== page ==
“I think our system is the most mature system of a multi-agent robot fleet being operated by minimal crew to do the sort of things we do in an autonomous manner. This is Australian technology that is world class. There are very few systems around the world that can do what our system can do at the maturity level our system is.”

To find out more about the Navigation Stack and if it can solve your challenge, contact

NSW Government Chief Information and Digital Officer Mr Greg Wells and CSIRO's Dr Mahathir Almashor, Dr Sharif Abuadbba, and Dr Liming Zhu.

Smart Sheild, winner of the NSW iAward Technology Platform Solution category

A machine learning-powered anti-phishing tool, Smart Sheild’s human-centric artificial intelligence (AI) approach set it apart from competitors at the NSW iAwards.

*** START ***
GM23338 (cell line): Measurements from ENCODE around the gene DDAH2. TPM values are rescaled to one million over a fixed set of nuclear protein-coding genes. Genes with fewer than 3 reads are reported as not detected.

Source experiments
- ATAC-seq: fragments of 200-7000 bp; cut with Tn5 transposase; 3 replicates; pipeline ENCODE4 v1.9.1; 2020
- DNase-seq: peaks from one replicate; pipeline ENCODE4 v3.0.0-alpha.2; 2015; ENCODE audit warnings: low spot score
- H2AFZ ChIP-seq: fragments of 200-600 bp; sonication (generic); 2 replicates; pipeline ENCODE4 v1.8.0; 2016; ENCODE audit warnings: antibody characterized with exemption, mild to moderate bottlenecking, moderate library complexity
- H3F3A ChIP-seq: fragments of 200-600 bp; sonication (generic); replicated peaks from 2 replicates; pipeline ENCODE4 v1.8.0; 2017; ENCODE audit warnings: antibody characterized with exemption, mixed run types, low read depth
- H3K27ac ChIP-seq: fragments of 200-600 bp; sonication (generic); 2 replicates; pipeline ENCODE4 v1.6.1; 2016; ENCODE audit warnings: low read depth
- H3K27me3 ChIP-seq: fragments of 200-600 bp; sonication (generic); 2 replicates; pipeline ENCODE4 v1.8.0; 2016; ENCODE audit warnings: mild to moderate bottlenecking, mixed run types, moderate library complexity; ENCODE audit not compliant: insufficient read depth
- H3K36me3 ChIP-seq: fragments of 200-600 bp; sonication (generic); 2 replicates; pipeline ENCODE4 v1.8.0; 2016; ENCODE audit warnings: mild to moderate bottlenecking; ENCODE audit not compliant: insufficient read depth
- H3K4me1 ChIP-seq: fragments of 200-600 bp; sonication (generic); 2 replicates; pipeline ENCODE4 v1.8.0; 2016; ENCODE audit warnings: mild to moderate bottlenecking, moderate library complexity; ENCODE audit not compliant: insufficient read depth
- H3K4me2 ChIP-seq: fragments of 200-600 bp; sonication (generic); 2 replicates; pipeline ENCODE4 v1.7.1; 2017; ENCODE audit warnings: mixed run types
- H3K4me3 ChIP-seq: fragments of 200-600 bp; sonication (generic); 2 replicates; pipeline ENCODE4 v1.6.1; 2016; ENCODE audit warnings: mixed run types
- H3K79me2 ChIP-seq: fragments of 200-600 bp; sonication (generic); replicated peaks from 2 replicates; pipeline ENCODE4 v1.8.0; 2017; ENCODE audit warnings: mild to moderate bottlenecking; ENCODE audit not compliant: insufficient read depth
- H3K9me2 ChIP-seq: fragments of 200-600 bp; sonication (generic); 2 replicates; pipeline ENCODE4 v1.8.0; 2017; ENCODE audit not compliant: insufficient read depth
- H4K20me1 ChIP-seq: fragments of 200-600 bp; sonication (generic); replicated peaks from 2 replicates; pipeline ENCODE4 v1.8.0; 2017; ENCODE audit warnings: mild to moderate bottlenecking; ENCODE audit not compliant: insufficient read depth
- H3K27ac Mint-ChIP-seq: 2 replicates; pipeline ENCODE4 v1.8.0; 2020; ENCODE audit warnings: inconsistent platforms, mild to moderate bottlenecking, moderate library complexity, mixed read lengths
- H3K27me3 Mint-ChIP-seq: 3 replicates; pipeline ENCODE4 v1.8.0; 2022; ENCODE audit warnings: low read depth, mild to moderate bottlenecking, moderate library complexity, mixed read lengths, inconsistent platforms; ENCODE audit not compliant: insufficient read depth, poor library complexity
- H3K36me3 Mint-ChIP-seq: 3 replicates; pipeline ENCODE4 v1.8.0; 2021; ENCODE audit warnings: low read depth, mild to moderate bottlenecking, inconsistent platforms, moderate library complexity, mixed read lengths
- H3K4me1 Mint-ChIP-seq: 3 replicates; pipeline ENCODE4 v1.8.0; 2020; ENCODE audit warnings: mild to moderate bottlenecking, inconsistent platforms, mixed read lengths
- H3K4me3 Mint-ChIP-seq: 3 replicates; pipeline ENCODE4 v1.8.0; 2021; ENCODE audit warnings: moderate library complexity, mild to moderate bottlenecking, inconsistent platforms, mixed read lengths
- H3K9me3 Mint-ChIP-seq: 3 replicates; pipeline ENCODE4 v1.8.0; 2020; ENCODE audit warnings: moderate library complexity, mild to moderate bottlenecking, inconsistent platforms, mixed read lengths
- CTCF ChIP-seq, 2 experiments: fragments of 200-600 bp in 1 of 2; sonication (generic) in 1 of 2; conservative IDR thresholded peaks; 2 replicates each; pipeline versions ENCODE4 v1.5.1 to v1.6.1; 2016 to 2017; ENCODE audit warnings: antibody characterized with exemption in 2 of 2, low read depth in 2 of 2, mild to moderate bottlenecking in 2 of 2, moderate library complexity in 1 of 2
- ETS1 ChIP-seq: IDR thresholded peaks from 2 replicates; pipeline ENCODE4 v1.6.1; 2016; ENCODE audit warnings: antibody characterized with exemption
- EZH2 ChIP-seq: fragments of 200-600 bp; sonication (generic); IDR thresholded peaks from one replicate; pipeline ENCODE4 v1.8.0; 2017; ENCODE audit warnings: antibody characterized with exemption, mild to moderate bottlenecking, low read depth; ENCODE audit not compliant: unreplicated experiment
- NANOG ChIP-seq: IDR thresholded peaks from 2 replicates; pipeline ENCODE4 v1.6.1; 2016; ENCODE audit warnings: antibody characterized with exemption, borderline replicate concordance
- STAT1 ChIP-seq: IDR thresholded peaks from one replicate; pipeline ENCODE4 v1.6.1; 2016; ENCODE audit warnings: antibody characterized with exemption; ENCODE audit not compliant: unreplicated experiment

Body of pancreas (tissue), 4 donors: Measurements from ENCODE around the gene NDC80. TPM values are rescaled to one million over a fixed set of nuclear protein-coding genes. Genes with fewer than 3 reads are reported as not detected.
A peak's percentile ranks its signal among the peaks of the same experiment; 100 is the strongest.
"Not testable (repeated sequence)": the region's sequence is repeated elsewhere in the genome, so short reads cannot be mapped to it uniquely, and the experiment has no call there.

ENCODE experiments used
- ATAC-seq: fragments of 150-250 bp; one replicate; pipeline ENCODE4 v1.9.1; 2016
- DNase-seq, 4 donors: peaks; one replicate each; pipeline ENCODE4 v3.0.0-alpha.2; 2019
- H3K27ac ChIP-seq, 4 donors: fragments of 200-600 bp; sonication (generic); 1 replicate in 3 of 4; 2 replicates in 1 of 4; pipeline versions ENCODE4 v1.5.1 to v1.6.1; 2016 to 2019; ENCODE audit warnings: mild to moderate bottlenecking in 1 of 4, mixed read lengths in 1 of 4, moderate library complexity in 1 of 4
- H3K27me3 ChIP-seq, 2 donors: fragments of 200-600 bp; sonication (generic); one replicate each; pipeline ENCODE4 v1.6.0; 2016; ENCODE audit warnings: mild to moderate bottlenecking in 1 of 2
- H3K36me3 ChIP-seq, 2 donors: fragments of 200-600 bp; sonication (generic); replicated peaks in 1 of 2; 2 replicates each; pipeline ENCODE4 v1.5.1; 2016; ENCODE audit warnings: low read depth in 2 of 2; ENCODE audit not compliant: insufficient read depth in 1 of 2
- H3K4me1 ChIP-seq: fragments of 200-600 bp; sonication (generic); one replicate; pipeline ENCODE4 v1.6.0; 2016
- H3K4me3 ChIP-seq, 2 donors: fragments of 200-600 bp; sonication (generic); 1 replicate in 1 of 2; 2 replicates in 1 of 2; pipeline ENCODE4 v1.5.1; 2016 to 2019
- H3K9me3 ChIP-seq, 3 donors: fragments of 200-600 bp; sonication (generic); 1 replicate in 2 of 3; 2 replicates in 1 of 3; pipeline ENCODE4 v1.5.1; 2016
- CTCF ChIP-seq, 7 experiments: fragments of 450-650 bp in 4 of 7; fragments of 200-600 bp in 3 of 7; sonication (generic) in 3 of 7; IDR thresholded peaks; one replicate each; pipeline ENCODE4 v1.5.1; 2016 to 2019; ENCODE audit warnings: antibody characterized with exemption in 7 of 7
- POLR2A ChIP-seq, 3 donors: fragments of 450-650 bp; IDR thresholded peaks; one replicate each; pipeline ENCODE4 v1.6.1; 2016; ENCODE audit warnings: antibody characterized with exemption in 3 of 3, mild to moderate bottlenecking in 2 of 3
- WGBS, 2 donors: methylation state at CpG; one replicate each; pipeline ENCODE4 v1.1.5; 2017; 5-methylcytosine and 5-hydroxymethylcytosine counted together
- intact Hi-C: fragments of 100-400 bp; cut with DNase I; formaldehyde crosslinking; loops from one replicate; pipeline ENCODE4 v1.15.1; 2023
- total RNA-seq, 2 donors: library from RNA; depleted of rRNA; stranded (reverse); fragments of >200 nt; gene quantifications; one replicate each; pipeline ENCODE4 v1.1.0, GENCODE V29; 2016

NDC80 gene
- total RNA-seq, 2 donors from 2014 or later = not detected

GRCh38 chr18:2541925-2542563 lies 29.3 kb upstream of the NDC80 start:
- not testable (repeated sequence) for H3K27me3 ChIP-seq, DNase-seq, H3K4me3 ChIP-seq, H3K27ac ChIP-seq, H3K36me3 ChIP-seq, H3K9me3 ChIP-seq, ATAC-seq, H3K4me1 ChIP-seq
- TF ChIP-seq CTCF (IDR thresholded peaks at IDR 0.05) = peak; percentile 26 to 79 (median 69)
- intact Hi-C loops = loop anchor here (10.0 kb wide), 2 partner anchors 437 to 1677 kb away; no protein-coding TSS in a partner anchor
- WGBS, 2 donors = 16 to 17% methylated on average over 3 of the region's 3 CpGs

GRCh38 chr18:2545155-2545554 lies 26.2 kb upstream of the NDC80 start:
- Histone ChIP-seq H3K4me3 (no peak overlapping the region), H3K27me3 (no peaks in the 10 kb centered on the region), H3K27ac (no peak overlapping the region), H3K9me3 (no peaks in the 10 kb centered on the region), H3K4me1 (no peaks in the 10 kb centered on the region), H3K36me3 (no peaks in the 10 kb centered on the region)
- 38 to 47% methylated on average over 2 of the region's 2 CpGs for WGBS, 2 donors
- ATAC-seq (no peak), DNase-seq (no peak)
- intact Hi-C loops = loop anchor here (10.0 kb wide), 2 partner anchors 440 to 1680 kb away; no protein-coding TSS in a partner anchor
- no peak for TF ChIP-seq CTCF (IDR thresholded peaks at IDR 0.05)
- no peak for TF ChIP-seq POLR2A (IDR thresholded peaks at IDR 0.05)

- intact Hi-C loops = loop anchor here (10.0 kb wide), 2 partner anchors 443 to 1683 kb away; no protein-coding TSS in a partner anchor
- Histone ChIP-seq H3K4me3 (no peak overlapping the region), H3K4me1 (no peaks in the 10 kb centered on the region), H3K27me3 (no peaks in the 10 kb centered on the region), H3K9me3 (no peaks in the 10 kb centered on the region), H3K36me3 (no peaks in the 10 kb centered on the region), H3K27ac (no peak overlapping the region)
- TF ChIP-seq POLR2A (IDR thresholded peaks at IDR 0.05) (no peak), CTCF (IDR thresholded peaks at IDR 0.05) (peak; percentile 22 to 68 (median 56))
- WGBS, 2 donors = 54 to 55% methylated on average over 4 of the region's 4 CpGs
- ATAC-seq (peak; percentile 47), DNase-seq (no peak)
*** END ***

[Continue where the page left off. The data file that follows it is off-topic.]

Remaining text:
The system grades email severity according to a traffic light colour system, explaining what triggered the warning and its severity in a banner popup.

Smart Shield’s advanced machine learning algorithms analyse and learn from malicious emails and websites to enable greater detection of advanced phishing attempts. Over 38,000 emails and 20 million phishing and benign URLs relevant to Australia were used to train the system.

Funded by the Cyber Security CRC and the Government of Western Australia with R&D undertaken by CSIRO’s Data61, Smart Sheild is in the final testing phase.

“Being a winner of an iAward positions Smart Shield on the map as a leading institution in cybersecurity innovation,” said CSIRO project lead Dr Sharif Abuadbba.

Smart Shield will compete against other state winners at the national iAwards in October.